What are the latest developments concerning environmental legislation globally? We’ve picked out some highlights for you for April 2021.
Discussions begin on Battery Regulation
The European Parliament and the Council of the European Union have begun consultations on the new Battery Regulation. In the coming months, the two institutions will discuss possible amendments to the European Commission’s proposal: first separately, then jointly within trialogue negotiations.
On 17 March, the Parliament’s lead Committee on the Internal Market and Consumer Protection (IMCO) held a first exchange of views on the proposal. Representatives of the Commission took part in the meeting, as well as the rapporteurs and shadow rapporteurs who are the responsible experts from the political groups. In general, the MEPs welcomed the Commission’s proposal.
The rapporteur Antonius Manders (EPP, Netherlands) emphasised the expected positive effects the new regulation will have on the competitiveness and resilience of European industry, as well as on the labour market. Claudia Gamon (Renew Europe, Austria) stressed the importance of extended producer responsibility (EPR) to meeting Europe’s green goals.
All in all, the statements of the MEPs were rather general but, in a next step, the rapporteur will present a detailed report on the dossier including proposals for amendments.
On 18 March, the proposal was then discussed within the Council of the European Union. The Portuguese Council Presidency had sent a document with several questions to the Member States in advance, which was discussed at the meeting.
With regard to collection targets for portable batteries, several representatives stressed the importance of a realistic calculation method that is based on the volume of batteries available for collection rather than the put on market volume.
Moreover, most Member States’ representatives question the need for a regulation and expressed concerns that a harmonisation of EPR requirements may pose a threat to already existing and well-functioning EPR schemes. Discussions within the Member States will continue in the coming months.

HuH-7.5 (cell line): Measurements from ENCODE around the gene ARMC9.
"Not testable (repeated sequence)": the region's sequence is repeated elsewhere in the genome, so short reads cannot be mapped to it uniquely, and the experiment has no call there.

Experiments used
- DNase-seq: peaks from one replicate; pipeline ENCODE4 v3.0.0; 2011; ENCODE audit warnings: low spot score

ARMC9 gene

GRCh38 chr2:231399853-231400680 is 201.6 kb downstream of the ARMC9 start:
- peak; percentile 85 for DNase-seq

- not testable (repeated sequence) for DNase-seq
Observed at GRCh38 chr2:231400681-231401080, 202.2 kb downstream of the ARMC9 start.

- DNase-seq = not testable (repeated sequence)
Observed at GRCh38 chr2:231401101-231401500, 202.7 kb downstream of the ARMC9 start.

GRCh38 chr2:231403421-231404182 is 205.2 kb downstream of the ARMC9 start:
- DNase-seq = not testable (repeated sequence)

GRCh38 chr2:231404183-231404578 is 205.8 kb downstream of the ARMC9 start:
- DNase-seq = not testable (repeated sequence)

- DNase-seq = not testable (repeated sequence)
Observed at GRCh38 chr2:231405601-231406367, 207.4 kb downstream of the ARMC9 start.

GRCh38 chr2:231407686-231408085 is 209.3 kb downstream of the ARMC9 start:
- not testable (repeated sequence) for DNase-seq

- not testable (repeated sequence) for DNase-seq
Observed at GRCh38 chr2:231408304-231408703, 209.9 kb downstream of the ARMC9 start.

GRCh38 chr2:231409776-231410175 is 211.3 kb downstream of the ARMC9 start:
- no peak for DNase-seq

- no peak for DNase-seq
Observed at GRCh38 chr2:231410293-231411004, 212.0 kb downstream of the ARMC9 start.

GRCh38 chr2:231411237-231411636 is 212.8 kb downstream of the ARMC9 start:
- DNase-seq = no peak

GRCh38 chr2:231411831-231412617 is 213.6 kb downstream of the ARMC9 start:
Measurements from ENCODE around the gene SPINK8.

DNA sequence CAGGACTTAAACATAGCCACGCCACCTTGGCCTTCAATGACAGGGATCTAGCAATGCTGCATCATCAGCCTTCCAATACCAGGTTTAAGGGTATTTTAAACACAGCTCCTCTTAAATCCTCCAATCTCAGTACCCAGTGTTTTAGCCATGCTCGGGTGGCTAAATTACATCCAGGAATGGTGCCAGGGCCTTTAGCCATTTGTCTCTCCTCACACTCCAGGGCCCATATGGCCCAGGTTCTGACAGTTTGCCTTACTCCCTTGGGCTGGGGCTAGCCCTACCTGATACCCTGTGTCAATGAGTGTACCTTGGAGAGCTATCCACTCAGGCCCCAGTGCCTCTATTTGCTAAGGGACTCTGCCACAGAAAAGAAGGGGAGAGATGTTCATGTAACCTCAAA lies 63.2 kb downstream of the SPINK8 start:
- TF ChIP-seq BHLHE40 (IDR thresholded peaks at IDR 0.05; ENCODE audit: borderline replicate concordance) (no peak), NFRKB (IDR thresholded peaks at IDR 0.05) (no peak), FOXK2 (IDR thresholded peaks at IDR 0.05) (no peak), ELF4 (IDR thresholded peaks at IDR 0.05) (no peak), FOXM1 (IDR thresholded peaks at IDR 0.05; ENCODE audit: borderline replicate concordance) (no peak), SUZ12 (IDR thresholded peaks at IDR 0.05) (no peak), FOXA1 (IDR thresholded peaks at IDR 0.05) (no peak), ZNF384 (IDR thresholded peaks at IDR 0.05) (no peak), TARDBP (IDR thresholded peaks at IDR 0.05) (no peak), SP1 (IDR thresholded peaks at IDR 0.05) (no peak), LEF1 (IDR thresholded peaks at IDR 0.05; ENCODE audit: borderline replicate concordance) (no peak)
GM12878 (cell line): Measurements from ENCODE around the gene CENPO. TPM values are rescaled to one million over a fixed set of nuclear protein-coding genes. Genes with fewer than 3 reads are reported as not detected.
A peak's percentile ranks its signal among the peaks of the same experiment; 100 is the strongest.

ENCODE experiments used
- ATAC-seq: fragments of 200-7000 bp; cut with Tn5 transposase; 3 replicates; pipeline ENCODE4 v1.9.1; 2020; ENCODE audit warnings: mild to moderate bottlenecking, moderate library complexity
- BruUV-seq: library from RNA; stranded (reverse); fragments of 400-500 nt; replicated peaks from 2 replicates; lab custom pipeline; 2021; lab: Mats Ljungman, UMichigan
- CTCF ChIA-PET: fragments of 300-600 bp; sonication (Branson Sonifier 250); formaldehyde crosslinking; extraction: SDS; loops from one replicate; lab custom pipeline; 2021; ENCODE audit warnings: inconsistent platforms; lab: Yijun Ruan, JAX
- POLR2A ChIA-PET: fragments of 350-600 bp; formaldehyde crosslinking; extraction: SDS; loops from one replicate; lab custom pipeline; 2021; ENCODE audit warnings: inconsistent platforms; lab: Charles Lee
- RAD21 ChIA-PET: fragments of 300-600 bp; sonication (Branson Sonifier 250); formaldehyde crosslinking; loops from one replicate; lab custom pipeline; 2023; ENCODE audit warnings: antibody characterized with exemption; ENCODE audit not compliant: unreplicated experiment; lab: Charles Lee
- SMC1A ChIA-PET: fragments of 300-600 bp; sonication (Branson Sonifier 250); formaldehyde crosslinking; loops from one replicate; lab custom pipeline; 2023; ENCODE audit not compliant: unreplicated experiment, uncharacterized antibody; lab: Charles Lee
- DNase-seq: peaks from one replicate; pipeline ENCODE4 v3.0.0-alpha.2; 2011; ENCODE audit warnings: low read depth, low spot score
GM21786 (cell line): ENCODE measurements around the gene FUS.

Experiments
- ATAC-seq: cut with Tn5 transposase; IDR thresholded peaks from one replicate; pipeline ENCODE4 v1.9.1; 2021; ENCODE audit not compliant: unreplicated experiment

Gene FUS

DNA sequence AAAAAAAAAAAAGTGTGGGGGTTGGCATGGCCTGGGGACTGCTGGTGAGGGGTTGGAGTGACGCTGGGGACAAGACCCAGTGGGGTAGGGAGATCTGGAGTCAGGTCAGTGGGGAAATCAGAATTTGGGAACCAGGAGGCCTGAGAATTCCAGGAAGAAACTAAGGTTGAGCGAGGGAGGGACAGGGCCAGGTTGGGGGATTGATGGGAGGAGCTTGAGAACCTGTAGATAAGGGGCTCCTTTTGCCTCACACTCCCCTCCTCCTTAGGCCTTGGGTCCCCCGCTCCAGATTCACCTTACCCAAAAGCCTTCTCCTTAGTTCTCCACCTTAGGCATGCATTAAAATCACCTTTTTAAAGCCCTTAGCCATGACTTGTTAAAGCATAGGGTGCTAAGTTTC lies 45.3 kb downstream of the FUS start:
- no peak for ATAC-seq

The Commission’s proposal for the new Battery Regulation was published in December last year. Landbell Group company European Recycling Platform submitted a position paper and will continue to contribute to the discussions, meeting MEPs and representatives of the Member States.
Improving takeback of small WEEE
The European Commission aims to improve the separate collection of small waste electrical and electronic equipment (WEEE), such as mobile phones or tablets, and has contracted a study to evaluate possible policy options. The study is being conducted by the consultancy Ramboll.
At a recent workshop, the company presented its first interim results and discussed them with stakeholders. Landbell Group company European Recycling Platform (ERP) took part in the workshop.
The study aims to assess opportunities and challenges associated with the collection of small WEEE, to present an overview of different takeback schemes and to provide recommendations to improve collection.
At the workshop, stakeholders were particularly interested in the study’s draft recommendations which include financial incentives for consumers, door-to-door services and a database of drop-off points. Stakeholders particularly requested the definition of clear criteria for distinguishing between EEE and WEEE (end-of-waste criteria).
ERP has already participated in a stakeholder survey on the topic that was carried out by Ramboll last year (see earlier COMPASS article). The final study is set to be published in April.
Ecodesign and Energy Labelling Work Plan
The consultants contracted by the European Commission have published further interim results from their preparatory study for the Ecodesign and Energy Labelling Work Plan 2020-2024. The working plan is part of the Circular Economy Action Plan and aims to set new requirements for the ecodesign and labelling of energy-related products.
The preparatory study aims to inform and support the European Commission in the implementation of the Ecodesign and Energy Labelling Work Plan. It is being carried out by the consultants Viegand Maagøe, VHK and Oeko-Institut.
The recently published interim results were discussed at a stakeholder workshop on 26 March, which Landbell Group company European Recycling Platform attended. The study developed a methodology for identifying and prioritising products and analysing 160 product groups. This resulted in 16 product groups and horizontal initiatives to be covered by the working plan, including ‘recycled content’, ‘durability’ and ‘scarce and critical raw materials’.
The final study is expected to be published in April. Following this, the Commission aims for an adoption of the working plan in September.
German government adopts regulation on treatment of WEEE
The German government has adopted a regulation on requirements for the treatment of WEEE. The new rules aim to adapt the existing treatment requirements, which have remained unchanged since 2005, to technical progress and to consider new material compositions and relatively new products such as flat screens or LED lamps.
The regulation transfers the current Annex 4 of the Electrical and Electronic Equipment Act (ElektroG) on the treatment of WEEE into a separate legal act and adds requirements for the removal of pollutants and the protection of resources. It also introduces treatment requirements for photovoltaic modules, which have only been within the scope of the ElektroG since 2015.
If agreed by the country’s Upper House (Bundesrat), the regulation is set to enter into force on 1 January 2022.
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